Brought To You By:
This week, Lucas Steuber of Tobii Dynavox returns to help Chris and Rachel answer questions from our listeners!
Key ideas this week include:
🔑 Ideas for supporting an eye gaze user’s as he enters a magnet high school for game and app development.
🔑 Advice for a person whose client uses AAC and appears to display block-like disfluencies.
🔑 Strategies for promoting literacy, including incorporating the use of bluetooth keyboards.
During the Roundtable:
Q: Do you have any recommendations for a system that works as a support with individuals with ASD who are mostly verbal but require verbal/visual cues to use more functional language? I have 2 students that are doing great answering wh questions expanding utterances, and decreasing echolalia while they have access to a device or communication board in therapy. However, they don’t have access to something like that at home or school and its not carrying over. Making visuals for specific activities in therapy won’t cut it for day-to-day language growth. Should I refer for an AAC evaluation?
- Semantic priming – people with ASD may need a nudge out of that “river”
- Core word focus – people with ASD who use scripting may not understand the component words in the scripted phrase.
- Predictive text in AAC – is this creating another type of semantic priming or scripting by suggesting what to input based on what was already said?
- There needs to be a team meeting in this case about getting the student access to AAC at home and school.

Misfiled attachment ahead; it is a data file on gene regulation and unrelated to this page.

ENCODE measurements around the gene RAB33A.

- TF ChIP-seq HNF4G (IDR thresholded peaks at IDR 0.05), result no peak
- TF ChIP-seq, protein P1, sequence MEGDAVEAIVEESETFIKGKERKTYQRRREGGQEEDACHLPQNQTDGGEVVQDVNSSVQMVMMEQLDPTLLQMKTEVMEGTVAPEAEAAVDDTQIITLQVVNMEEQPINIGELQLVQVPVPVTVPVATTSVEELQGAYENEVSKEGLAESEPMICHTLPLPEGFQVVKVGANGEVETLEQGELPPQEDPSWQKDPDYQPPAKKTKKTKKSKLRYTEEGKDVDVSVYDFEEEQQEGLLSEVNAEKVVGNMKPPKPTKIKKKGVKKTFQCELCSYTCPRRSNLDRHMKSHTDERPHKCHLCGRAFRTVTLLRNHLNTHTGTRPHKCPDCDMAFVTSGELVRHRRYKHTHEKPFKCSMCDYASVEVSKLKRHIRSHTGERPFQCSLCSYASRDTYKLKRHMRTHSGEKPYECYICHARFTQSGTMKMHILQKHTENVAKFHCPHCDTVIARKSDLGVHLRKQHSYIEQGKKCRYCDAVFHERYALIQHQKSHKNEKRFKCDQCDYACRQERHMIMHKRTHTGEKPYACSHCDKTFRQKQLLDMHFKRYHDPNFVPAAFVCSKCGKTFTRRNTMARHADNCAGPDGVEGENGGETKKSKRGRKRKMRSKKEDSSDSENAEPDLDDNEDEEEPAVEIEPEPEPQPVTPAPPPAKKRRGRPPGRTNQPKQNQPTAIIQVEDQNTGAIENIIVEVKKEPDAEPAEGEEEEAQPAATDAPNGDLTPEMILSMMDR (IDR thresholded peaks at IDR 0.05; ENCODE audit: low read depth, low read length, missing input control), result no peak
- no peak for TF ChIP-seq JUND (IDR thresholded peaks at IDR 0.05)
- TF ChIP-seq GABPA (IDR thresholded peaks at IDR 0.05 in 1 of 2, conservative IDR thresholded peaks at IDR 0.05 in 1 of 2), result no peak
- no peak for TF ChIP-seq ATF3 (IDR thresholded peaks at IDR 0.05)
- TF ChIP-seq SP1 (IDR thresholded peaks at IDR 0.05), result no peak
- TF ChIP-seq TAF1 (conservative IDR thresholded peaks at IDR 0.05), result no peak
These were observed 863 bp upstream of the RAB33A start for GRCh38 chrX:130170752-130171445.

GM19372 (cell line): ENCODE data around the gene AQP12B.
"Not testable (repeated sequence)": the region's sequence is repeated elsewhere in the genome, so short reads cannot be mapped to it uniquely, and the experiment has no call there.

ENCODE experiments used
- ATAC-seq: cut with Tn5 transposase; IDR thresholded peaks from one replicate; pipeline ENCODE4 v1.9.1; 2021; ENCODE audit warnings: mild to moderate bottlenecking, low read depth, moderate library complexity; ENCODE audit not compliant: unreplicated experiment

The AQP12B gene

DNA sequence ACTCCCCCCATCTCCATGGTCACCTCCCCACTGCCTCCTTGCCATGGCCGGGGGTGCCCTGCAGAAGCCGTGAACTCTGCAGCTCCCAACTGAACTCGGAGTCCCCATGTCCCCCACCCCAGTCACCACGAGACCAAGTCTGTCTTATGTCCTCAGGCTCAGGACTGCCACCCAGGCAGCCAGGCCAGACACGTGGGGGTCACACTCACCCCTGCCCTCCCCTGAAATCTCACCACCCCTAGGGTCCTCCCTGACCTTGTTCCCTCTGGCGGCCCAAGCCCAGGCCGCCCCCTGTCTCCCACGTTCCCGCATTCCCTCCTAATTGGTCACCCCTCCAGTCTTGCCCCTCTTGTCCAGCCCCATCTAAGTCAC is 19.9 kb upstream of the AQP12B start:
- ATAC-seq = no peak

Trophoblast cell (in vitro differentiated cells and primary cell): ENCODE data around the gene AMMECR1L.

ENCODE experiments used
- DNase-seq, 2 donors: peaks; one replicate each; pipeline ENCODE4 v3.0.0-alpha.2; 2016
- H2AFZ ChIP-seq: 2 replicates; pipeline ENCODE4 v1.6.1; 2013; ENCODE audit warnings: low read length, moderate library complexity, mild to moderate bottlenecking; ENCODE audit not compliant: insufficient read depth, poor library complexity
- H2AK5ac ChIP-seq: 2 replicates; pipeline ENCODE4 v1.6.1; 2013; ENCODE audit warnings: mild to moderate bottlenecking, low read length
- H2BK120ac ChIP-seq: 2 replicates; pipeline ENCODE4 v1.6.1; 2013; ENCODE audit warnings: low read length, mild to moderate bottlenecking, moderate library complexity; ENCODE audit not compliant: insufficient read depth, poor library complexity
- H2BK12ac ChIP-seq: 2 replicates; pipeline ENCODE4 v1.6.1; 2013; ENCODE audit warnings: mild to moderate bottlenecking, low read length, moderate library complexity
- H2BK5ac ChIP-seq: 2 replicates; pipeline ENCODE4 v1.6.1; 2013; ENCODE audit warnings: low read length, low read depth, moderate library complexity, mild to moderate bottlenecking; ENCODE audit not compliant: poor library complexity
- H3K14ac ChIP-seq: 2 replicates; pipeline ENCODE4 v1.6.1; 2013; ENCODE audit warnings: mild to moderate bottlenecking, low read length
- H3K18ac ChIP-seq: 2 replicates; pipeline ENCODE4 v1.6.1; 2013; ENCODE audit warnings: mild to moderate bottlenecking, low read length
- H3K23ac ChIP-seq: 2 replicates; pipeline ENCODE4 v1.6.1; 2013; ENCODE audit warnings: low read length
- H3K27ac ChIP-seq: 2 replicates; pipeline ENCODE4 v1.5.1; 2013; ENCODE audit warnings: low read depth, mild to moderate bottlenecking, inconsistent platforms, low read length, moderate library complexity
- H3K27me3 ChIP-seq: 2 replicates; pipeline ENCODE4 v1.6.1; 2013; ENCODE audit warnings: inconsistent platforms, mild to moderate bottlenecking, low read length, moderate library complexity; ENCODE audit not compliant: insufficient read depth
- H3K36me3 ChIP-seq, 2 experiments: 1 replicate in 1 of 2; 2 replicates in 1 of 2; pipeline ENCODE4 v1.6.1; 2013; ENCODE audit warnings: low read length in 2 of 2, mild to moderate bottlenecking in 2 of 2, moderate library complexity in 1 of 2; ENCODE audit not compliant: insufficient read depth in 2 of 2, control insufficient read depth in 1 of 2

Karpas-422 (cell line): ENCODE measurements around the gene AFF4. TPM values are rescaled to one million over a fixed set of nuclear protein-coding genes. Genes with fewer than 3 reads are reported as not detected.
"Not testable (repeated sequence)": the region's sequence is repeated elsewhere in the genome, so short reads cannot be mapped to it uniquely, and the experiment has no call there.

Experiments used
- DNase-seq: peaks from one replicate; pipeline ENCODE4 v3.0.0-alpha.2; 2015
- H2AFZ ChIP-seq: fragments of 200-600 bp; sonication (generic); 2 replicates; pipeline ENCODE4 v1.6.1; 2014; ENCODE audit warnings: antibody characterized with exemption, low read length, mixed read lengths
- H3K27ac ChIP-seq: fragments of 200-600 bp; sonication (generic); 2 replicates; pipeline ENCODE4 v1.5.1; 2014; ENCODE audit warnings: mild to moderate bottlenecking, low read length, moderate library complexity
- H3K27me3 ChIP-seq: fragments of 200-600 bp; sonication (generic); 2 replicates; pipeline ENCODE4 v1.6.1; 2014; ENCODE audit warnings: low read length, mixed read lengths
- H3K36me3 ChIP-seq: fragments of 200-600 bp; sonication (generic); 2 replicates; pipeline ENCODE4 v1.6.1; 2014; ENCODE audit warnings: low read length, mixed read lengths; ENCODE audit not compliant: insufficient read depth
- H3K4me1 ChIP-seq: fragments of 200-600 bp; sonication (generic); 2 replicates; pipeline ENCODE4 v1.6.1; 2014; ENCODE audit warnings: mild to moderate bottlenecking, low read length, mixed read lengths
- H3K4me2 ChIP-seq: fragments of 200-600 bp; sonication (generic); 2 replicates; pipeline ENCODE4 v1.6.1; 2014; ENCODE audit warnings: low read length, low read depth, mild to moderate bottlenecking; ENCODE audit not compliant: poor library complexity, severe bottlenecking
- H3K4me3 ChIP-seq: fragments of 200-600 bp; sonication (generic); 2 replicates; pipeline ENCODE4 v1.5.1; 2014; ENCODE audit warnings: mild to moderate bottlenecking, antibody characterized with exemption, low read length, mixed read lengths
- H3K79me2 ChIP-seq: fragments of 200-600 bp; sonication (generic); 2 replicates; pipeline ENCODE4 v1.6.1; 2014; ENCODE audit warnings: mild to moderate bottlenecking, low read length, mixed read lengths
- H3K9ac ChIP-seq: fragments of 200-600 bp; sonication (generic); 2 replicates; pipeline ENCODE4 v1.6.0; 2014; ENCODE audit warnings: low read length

Q: I have a student who will likely be starting high school next year at a magnet program next year at an academy for gaming and mobile apps. He is an eye gaze AAC user with PRC’s new eye tracking device. What to do to prepare the school team, what devices to buy, what items to purchase?
- You could look at running Eye Control for Windows 10 or Windows Control by Tobii which can give the user the ability to interact with apps. May not be ideal for gaming.
- The student could also add an eye gaze peripheral to a consumer windows computer to give him a more fully-featured Windows experience.
- MIT Media Labs Scratch Project is another option for learning coding, but may not be a good choice for this particular student at this magnet school.
Q: I was was wondering if anyone has experience with a minimally verbal student who uses AAC beginning to display disfluencies (blocks). Disfluencies occur on some, but not all, s-blends and words he previously without stuttering-like behaviors. Concomitant behaviors look similar to what he makes when stimming. He is older than five.
- Blocks aren’t developmentally appropriate, but the reason why these behaviors are occurring isn’t exactly clear without seeing the student.
- You can always model fluency-enhancing strategies for the student with and without the device, even if the cause isn’t clear.
- Maybe the device could be used to support spoken language fluency.
Q: How about more on AAC and literacy, and the roles SLPs play in making gains in reading and writing in an integrated approach?
- Let’s incorporate literacy early on and we will see. Students can make amazing gains when we incorporate things like bluetooth keyboarding.
- Start exposing kids to literacy, letters, sounds because exposure is so important.
- Janice Light and Karen Erickson have different perspectives on AAC and Literacy – whole-to-part vs part-to-whole. We are almost always taking a whole-to-part approach with AAC and rarely focus mostly on phonics. Some apps like Accessible Literacy Learning have a phonics focus.
- Reading with children and spending time them is always a good strategy.
Hosts: Rachel Madel and Chris Bugaj
Producer: Luke Padgett
Audio Editing: Michaela Ball
Music: “Ebb and Flow” by Fabian Measures